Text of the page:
The maximization of QALY does not offer the best solution to resource allocation problems, but even if QALY is not an ideal measure, this method might be seen as the best available and does have a lot of supporters [19, 20, 36]. QALY only indicates the option with the largest gain in population health, but there is no indication of which decision brings the highest overall social value [14]. Due to many limitations, QALY may be seen as not fully suitable for assessing health outcomes for older people, and its use is controversial. Many different ways to mitigate the problems that come with using QALY have been proposed (Table 2), but finding a widely accepted solution is a very difficult task.

There are different points of view and opinions regarding the possible ageist bias of QALY: one says that QALY discriminates against older people, the other says that it does not discriminate. Some experts even argue that QALY rather discriminates against young people and is not ageist enough [20, 30]. In QALY definition, the age of the person under consideration is not directly taken into account and this can, on first sight, be seen as a form of equality [29]. However, as presented above, after deeper analysis, many issues with equality may be identified.

Achieving allocative efficiency may not be socially favourable. The method using QALY assumes the primacy of health maximization; however, societal preferences demonstrate that other characteristics may affect priority setting [28, 35]. Some research indicates that due to general public opinion, especially in the case of life-saving/emergency treatment, younger people should receive priority over older people (e.g., [30, 32, 47, 48]. However, for treatment which improves quality of life rather than saving life, no such priorities are given [49]. What is interesting is that the opinion regarding valuing f younger people’s health more than older people’s does not change with age – younger and older people’s opinions are similar [30, 32, 48]. So in some cases, and to some extent, lower QALY gain in older age can be in line with social values, focusing health programmes on children and younger people [14]. Looking at social preferences, it can be stated that a bias may also occur sometimes in favour of older people, and health gains should be weighted, but rather giving lower weights to benefits in older age (e.g. [24, 26, 31, 34, 49]. Various possible reasons for valuing the health of the young more than that of the old can be indicated: (1) the impact of health in younger age on the whole development of an individual (health problems can have more than immediate consequences, but also future consequences); (2) more responsibility for others (e.g., for children); and (3) younger people can be seen as more valuable for society (productivity ageism) [9]. Even if we agree that in some cases the young should have some priority in receiving health care over the old, the problem gets more serious when it is necessary to set how much more priority should be given. Assigning age-weights may be seen as the best solution to, in a way, integrate efficiency and equity consideration. But such weights may become arbitrary and create the possibility for abuse, rather than achieving the desired results [37].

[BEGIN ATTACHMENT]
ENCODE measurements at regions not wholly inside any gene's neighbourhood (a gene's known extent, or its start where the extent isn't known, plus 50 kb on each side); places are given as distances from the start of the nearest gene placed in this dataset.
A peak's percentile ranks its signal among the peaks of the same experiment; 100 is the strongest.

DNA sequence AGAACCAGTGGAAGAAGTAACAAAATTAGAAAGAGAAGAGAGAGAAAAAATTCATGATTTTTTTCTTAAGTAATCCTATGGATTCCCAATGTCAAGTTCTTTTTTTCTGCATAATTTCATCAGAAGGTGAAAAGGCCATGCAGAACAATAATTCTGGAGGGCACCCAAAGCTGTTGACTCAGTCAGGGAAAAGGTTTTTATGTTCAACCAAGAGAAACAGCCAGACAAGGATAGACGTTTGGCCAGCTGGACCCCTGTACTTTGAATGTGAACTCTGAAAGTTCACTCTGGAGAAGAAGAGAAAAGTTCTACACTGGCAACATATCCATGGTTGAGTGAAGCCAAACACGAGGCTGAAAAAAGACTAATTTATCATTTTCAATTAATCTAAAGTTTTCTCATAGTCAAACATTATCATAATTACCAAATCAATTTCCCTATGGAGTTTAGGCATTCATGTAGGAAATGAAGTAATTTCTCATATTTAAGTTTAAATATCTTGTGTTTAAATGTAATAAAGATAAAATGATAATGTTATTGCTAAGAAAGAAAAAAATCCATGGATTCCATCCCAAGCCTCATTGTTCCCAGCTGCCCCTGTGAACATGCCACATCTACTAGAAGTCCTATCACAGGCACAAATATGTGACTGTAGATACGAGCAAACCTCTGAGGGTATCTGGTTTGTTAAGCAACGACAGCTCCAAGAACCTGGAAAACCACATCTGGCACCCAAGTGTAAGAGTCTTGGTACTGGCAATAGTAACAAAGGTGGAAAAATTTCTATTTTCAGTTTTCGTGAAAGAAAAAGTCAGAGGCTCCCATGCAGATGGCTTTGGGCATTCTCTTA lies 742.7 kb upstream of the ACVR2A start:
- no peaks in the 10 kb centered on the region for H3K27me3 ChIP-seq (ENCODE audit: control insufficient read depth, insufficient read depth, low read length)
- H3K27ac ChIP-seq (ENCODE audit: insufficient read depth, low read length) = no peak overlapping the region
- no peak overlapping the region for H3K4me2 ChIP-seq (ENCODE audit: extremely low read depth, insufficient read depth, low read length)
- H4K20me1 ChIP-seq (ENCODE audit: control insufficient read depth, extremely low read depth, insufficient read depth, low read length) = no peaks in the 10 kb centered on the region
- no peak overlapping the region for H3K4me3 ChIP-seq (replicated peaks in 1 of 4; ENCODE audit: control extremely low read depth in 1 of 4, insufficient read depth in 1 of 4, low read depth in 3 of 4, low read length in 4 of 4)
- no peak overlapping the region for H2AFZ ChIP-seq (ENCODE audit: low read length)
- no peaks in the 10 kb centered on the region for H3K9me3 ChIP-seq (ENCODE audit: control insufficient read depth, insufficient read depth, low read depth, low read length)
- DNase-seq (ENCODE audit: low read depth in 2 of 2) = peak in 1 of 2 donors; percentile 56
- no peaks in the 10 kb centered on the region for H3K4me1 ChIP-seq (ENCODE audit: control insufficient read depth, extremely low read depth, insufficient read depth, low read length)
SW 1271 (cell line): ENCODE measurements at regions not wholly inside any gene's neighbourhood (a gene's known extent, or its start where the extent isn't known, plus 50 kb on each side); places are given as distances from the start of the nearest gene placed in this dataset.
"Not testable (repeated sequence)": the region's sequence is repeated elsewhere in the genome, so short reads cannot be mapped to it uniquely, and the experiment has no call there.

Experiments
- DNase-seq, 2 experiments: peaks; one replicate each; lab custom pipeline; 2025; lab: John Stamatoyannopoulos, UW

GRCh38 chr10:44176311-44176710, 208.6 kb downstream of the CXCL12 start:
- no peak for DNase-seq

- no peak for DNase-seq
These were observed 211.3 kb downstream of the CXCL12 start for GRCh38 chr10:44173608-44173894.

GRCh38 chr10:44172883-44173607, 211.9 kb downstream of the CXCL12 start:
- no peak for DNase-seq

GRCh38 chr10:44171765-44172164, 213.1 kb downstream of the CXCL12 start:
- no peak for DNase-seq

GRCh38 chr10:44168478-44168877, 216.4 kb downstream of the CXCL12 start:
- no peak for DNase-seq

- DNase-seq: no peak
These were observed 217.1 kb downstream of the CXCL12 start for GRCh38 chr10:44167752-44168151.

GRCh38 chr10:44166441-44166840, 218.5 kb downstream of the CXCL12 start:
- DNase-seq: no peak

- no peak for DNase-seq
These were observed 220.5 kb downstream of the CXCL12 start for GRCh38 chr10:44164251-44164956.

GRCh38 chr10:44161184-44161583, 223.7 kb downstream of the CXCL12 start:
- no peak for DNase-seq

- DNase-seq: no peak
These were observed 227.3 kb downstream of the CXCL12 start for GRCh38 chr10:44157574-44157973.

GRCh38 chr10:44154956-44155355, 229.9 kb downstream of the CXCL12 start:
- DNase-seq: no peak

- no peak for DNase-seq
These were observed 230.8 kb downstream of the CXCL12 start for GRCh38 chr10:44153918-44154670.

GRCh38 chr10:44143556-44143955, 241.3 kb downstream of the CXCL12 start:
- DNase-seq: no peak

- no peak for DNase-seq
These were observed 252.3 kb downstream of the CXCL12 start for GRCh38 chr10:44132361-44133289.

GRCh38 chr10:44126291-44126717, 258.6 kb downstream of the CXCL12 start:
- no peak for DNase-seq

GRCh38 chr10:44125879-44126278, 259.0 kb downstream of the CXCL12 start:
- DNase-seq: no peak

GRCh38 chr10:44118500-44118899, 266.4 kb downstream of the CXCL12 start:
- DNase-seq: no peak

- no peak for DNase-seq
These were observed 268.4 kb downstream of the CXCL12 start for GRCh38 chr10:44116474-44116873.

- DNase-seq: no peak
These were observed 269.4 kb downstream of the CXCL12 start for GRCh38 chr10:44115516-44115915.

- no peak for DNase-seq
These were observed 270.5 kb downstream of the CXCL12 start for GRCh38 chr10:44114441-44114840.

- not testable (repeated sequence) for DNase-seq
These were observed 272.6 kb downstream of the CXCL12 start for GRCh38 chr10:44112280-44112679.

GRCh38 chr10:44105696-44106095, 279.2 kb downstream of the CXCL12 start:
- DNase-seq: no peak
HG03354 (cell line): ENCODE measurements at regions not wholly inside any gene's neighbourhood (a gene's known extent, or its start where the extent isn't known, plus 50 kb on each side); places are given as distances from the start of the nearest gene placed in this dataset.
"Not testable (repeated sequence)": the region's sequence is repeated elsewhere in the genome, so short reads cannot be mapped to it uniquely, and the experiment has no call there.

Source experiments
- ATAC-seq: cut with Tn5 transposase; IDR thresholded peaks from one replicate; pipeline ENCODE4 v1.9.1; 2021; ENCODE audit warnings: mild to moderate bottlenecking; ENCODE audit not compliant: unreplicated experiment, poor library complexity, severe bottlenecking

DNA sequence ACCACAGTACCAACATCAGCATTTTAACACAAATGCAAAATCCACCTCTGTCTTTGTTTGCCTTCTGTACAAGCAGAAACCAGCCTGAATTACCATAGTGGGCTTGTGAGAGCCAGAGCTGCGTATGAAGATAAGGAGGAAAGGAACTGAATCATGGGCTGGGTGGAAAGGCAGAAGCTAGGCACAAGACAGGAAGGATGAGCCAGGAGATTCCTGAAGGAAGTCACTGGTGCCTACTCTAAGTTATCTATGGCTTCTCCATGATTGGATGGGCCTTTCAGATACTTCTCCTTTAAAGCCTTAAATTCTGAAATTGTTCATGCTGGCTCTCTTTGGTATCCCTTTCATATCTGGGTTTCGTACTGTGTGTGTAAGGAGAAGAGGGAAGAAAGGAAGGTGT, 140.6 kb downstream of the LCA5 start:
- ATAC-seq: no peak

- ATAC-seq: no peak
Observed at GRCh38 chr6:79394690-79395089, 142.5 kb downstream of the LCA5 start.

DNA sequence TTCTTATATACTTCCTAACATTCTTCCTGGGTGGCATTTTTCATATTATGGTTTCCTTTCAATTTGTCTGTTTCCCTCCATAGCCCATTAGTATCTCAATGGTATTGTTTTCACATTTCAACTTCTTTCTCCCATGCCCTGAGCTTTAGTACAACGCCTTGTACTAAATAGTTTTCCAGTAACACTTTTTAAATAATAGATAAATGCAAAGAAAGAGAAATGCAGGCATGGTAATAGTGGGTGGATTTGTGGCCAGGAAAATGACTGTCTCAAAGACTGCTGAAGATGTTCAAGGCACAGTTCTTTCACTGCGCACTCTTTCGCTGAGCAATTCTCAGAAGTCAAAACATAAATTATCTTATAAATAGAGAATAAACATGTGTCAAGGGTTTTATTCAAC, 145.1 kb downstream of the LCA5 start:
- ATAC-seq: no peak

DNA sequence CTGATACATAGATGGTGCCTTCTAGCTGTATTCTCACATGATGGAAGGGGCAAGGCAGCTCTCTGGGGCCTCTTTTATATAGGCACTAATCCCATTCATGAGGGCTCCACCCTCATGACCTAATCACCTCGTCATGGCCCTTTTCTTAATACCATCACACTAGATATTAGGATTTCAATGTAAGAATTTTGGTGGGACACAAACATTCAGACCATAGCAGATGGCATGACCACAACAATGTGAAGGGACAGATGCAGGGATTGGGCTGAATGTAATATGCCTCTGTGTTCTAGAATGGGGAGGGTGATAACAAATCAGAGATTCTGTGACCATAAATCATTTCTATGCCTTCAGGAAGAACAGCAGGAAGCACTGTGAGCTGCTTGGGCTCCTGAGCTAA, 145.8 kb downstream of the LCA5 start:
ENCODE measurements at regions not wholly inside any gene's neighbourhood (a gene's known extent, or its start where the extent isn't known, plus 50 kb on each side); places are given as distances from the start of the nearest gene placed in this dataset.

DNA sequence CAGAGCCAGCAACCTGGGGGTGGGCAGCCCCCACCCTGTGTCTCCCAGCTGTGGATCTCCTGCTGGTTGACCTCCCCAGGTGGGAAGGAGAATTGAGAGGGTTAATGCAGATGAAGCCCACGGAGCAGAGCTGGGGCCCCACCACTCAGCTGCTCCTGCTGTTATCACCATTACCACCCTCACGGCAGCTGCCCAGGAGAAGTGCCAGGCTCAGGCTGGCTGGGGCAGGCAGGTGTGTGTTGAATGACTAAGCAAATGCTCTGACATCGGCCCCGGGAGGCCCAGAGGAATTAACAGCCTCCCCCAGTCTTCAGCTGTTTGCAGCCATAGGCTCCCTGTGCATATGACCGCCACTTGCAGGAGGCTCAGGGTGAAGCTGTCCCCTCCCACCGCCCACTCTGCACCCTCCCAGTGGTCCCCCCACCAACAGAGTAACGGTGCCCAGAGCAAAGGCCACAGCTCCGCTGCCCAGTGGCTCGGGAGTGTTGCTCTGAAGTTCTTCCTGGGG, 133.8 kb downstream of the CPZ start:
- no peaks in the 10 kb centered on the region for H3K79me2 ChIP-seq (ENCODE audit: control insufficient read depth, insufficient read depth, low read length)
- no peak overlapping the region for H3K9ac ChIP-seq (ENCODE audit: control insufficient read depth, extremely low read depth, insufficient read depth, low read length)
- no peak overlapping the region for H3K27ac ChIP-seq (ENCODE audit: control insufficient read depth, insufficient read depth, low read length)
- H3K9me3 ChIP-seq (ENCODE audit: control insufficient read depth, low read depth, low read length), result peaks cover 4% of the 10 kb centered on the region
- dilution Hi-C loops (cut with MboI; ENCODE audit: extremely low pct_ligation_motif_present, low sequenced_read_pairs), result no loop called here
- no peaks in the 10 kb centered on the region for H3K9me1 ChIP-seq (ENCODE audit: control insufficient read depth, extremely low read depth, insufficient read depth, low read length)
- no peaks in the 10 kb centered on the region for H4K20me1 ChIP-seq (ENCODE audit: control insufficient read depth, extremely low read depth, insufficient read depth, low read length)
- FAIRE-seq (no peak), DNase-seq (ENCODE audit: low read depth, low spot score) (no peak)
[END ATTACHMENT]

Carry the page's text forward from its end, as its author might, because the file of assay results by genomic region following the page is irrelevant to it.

One important step in the QALY calculation is the valuation of QoL, often indicated as a problematic process. The perception of QoL in this case is usually limited to health aspects, but there is an ongoing discussion regarding the need for a broader approach to this quality, focused more on overall “well-being”, in order to better capture the full benefits of activities [7, 50]. An overly narrow understanding of the QoL may lead to underestimations of effects, especially in older populations. Developing a new measure, containing more than just health-related attributes, would make it possible to compare the full value of interventions, which would improve QoL by focusing impact on more than only health, which is often important with the older people [51].

Our review has provided a systematic overview of the literature related to the problems (and potential solutions to those problems) of applying the QALY measure to assess interventions for older people. To the authors best knowledge, it is the first study of this kind. Yet, it is not free from limitations. Due to feasibility of the work, we have used only two databases for the initial search, including full texts solely in English. This review has been limited to publications regarding the problems of using QALY for the older population. However, many issues which occur in the case of people with disabilities or in the last years of life may be similar or even identical, so further analysis should take into account more broadly defined groups of people in order to identify more potential problems. Additionally, some more issues regarding the analysed problems could possibly be found by directly checking studies on the QoL measurement methods typically used in QALY calculation (e.g., the Standard Gamble or Time Trade-off). The portions of publications concerning them may not directly point to QALY and, therefore, may not have been found in this search. Despite these limitations we believe we have provided a comprehensive overview and analytical framework for further investigations.